At the end of July 2002, The Planetary Society provided a Eugene Shoemaker Grant to help support the continuing MOTESS observational program. This grant was very helpful in purchasing the CD-R discs used as an archival medium and permitted me to distribute the data to volunteer participants for examination and measurement. Funding was also included for periodic maintenance of the instrument to assure that it is operating at peak performance. I wish to express my sincere thanks to the Society for their grant and their expression of confidence in my efforts.

Observational Programs

Currently, the primary observational program is the search for Near-Earth Objects. Begun in May of 1997, the program has so far scored six successes: 1997 MW1, an Aten-class asteroid, was discovered on 29 June 1997; 1998 FG2, an Apollo asteroid, was discovered on 21 March 1998; 1998 HE3, another Aten, was found on 21 April 1998; Aten asteroid 2003 UY12 was discovered on 17 October 2003; Apollo asteroid 2004 MP7 was found on 26 June 2004; and Amor asteroid 2008 SP7 was found 23 September 2008.

The first comet discovery occurred on 13 September 1998. The very first scan on the first night after the end of the summer monsoon season revealed P/1998 QP54 (LONEOS-Tucker). Initially spotted in late August by the LONEOS search program of Lowell Observatory, it was mistaken at that time for a common Main Belt asteroid. The second comet discovery occurred during a four-day break in our summer monsoon weather on the 23rd of August 2004. C/2004 Q1 (Tucker) was of magnitude 15 and moving almost due north in Cetus. Examination of the previous night's images provided a second night of astrometry almost immediately.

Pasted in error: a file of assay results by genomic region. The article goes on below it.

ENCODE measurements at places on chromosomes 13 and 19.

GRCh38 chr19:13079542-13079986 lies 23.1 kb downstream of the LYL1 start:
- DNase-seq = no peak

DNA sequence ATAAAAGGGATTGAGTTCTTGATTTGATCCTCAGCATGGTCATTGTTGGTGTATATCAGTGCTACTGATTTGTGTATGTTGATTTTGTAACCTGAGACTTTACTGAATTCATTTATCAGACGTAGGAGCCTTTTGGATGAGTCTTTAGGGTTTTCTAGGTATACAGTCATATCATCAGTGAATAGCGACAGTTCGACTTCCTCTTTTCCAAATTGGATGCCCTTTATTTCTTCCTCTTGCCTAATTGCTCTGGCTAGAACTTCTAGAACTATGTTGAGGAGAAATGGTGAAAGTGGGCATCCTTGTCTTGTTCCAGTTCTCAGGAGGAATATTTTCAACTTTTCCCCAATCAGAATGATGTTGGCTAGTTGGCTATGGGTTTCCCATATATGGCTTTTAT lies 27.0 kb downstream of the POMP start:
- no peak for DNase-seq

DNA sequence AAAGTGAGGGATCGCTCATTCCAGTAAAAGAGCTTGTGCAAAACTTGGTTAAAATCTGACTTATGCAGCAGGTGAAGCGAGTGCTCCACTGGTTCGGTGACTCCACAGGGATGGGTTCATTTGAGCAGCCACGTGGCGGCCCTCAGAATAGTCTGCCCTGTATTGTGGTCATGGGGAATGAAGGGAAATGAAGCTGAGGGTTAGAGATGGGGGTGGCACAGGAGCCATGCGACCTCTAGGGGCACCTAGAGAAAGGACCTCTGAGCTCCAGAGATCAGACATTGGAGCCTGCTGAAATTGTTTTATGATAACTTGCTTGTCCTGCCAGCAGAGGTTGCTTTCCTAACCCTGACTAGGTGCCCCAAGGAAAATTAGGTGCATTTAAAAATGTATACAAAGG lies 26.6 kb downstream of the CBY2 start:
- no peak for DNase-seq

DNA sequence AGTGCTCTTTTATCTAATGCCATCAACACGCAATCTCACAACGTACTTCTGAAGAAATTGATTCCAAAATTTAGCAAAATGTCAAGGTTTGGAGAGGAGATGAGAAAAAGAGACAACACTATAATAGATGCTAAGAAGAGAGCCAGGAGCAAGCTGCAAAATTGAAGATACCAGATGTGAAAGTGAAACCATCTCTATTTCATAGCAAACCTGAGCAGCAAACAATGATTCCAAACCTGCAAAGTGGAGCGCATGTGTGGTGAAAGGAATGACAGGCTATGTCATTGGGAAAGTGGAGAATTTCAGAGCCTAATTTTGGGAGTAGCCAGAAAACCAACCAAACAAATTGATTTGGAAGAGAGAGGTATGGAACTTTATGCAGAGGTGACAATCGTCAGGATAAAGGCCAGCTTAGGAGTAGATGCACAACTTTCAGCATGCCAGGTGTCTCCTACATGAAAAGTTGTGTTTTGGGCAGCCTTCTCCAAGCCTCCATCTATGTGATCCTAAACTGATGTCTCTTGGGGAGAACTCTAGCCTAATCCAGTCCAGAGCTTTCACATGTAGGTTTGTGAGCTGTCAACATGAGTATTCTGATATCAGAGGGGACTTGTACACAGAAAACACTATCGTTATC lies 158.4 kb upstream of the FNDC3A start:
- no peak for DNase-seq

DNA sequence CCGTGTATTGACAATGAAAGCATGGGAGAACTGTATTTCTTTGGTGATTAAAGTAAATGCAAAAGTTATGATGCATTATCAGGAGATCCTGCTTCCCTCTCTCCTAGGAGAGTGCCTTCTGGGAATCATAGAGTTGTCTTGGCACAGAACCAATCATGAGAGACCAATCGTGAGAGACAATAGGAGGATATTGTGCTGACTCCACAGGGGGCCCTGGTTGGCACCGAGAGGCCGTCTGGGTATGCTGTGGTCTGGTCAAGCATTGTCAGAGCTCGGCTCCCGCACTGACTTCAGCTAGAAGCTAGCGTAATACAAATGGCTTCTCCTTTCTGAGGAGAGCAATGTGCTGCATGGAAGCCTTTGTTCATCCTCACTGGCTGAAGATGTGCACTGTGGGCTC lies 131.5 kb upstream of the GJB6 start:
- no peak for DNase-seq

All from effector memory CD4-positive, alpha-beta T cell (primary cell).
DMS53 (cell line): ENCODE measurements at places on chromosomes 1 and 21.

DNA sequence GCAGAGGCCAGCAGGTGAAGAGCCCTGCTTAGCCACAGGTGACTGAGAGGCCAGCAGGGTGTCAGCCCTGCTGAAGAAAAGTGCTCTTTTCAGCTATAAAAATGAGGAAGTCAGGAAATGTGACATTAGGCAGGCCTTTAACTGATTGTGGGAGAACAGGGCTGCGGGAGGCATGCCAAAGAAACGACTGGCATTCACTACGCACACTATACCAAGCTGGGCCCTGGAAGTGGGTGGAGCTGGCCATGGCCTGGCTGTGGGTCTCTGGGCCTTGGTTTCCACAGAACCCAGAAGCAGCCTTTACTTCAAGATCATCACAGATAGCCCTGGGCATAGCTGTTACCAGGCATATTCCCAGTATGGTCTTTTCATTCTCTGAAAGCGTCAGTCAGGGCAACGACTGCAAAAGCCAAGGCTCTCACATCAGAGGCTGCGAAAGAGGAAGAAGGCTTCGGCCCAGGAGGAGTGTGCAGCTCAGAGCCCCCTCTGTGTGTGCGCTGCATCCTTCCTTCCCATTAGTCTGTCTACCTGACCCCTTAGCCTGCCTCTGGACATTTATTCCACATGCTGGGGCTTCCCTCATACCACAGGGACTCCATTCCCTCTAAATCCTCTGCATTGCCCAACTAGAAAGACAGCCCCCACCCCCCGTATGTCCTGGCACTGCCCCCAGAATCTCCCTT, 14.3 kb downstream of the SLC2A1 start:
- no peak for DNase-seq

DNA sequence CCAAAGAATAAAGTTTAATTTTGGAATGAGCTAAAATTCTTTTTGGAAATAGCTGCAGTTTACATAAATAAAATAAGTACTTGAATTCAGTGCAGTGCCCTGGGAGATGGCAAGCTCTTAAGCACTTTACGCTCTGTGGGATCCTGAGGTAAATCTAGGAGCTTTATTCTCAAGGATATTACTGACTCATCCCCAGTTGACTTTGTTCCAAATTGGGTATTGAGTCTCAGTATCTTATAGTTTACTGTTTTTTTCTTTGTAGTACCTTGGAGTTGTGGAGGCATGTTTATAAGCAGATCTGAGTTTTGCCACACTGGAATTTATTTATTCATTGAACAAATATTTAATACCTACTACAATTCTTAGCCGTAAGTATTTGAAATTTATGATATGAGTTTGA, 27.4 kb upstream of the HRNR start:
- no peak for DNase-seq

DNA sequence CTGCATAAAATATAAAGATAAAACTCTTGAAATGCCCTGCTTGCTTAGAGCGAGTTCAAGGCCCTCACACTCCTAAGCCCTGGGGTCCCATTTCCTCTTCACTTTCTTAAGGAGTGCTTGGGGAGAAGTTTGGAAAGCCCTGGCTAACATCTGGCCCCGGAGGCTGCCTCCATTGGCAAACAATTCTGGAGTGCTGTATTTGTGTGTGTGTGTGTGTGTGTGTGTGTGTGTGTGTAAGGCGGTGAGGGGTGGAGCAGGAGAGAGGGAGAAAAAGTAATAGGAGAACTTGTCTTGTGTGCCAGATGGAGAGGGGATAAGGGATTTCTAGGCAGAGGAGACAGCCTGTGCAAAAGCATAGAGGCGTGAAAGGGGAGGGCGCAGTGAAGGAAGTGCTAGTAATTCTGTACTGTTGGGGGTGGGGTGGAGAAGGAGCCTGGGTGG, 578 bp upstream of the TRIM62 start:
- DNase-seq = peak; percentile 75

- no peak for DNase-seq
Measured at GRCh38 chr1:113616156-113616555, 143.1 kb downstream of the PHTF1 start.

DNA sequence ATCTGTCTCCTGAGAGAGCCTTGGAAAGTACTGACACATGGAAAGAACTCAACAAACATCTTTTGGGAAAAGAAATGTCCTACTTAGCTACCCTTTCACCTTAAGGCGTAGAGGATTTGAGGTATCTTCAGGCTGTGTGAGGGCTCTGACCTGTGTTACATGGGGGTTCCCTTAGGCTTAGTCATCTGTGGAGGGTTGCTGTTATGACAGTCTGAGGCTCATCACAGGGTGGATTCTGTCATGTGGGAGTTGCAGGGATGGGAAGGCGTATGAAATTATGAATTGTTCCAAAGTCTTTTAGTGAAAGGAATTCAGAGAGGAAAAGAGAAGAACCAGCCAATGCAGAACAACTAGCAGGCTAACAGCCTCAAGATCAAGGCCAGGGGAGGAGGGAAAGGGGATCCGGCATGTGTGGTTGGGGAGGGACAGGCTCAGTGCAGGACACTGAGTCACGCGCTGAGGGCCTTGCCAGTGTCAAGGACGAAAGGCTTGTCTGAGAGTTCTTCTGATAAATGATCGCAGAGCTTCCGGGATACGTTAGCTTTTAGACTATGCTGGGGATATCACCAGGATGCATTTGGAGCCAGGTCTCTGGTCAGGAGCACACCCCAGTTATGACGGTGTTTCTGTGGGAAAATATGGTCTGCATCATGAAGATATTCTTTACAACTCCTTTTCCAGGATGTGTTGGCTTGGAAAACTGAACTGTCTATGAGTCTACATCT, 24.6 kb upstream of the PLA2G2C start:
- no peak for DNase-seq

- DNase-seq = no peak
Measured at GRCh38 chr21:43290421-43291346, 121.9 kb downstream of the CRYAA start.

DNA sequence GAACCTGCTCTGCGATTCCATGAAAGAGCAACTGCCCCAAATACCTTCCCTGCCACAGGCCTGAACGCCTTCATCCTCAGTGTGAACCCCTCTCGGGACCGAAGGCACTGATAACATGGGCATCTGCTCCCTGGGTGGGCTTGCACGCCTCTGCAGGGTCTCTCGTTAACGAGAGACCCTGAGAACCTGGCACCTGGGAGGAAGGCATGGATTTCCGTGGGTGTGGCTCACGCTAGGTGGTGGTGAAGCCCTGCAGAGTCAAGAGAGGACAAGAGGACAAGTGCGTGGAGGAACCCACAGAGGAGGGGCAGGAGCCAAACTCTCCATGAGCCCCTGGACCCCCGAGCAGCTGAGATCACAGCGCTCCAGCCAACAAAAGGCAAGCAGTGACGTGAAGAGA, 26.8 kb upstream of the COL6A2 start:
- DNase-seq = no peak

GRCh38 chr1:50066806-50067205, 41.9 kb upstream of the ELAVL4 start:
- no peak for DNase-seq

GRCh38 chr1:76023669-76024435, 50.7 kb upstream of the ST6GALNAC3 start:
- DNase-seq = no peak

1998 YF27 is a Mars-crossing asteroid with an orbital inclination of 46.4 degrees. Of the thousands of known asteroids, only a small number have higher inclinations. Perhaps not as exciting as an Earth-crossing asteroid, it's still quite a rare object.

If you have some means of examining FITS formatted image files and blinking them to look for moving objects, here are the zipped discovery images of the Apollo asteroid 1998 FG2, Aten asteroids 1997 MW1, 1998 HE3, high-inclination Mars-crosser 1998 YF27, and comet P/1998 QP54. I suggest the use of Astrometrica and one should blink all three images (two for 1997 MW1) to distinguish asteroid images from random 'hot pixels'. Be aware that some of the zip files are over 900 kilobytes and will take a while to transfer.